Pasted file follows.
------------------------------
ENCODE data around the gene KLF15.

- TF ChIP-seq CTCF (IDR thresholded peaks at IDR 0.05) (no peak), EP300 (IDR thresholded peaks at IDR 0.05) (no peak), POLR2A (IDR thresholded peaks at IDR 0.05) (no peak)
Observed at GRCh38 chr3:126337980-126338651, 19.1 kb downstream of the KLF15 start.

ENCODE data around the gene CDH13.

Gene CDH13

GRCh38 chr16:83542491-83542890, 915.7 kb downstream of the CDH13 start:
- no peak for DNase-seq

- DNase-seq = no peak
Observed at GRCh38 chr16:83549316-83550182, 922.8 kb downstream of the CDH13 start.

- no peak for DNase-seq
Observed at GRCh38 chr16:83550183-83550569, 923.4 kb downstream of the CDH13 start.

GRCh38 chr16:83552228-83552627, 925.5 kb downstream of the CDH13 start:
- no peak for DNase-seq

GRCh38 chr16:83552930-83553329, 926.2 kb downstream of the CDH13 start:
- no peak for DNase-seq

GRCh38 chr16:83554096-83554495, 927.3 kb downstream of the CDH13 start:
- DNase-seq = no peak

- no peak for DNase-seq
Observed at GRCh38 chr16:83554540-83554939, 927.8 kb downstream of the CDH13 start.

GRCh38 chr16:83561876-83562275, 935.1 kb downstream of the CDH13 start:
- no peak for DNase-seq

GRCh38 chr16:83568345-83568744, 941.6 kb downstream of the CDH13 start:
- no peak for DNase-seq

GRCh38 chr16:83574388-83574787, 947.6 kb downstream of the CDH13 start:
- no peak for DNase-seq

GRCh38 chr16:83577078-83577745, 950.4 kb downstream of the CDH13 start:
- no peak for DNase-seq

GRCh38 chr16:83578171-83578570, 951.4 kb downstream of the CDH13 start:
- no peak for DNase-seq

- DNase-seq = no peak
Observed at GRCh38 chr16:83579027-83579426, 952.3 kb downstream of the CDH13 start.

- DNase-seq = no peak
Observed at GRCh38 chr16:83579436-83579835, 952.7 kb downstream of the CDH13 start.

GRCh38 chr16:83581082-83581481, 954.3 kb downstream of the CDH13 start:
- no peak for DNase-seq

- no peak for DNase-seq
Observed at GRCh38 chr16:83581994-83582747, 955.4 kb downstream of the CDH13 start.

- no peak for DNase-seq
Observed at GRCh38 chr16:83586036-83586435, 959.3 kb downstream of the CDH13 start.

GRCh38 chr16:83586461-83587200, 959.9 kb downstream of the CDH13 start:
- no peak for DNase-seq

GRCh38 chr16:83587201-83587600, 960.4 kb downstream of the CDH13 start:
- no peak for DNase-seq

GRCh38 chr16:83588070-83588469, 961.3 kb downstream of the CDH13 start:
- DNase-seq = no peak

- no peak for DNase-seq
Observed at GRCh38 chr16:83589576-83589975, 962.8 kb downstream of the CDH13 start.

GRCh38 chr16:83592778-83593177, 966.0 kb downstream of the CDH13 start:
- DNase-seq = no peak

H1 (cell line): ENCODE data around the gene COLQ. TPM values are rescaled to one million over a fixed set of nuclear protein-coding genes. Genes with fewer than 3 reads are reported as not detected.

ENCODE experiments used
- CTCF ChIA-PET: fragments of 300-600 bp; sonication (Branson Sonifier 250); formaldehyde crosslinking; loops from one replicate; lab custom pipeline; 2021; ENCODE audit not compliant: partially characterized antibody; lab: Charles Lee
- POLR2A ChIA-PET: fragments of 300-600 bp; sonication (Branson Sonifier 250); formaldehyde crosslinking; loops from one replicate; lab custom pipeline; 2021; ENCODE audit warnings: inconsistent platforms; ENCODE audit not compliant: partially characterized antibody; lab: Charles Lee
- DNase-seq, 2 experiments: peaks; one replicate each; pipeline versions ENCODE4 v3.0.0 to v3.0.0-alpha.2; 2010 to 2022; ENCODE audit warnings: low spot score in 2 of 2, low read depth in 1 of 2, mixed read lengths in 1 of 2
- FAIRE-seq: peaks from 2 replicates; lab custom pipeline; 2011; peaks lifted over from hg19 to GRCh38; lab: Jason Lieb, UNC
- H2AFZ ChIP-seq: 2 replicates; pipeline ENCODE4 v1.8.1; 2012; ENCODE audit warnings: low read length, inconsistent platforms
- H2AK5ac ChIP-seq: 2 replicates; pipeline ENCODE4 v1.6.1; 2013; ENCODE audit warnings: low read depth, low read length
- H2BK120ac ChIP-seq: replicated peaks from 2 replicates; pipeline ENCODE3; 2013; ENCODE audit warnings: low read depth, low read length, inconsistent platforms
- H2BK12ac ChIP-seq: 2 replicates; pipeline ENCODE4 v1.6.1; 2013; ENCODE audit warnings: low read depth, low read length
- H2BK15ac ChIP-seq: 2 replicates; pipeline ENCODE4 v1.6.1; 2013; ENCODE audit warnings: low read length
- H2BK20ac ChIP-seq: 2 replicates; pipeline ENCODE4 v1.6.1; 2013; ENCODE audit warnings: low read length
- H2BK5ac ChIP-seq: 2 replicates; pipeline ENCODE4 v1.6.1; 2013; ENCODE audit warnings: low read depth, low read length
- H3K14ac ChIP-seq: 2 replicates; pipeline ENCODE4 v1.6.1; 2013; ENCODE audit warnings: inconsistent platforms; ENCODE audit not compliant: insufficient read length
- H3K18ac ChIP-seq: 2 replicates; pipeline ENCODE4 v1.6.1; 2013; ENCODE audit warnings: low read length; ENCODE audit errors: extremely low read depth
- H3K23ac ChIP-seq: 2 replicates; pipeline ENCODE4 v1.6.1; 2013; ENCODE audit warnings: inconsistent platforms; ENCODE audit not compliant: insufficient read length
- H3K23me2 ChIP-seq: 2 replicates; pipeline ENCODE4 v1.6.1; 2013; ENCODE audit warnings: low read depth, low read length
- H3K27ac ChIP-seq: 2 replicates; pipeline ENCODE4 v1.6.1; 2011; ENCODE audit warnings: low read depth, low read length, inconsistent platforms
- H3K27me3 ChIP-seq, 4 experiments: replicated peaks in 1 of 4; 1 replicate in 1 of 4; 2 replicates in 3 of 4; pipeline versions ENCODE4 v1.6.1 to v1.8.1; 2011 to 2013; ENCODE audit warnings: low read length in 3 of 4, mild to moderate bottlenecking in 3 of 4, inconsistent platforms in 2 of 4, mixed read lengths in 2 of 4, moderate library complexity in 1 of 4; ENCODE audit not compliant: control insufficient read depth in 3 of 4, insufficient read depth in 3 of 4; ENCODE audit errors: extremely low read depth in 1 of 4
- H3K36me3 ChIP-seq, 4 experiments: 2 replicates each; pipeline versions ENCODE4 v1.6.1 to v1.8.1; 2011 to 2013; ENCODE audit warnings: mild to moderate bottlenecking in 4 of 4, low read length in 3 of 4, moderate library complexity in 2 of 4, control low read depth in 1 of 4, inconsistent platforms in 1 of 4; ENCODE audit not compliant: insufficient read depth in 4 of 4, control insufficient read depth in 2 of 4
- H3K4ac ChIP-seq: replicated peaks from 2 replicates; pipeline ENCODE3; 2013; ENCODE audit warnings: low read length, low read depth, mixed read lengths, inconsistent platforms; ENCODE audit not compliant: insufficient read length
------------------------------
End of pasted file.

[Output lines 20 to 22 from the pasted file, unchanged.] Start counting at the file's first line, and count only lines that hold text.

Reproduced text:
GRCh38 chr16:83561876-83562275, 935.1 kb downstream of the CDH13 start:
- no peak for DNase-seq

GRCh38 chr16:83568345-83568744, 941.6 kb downstream of the CDH13 start: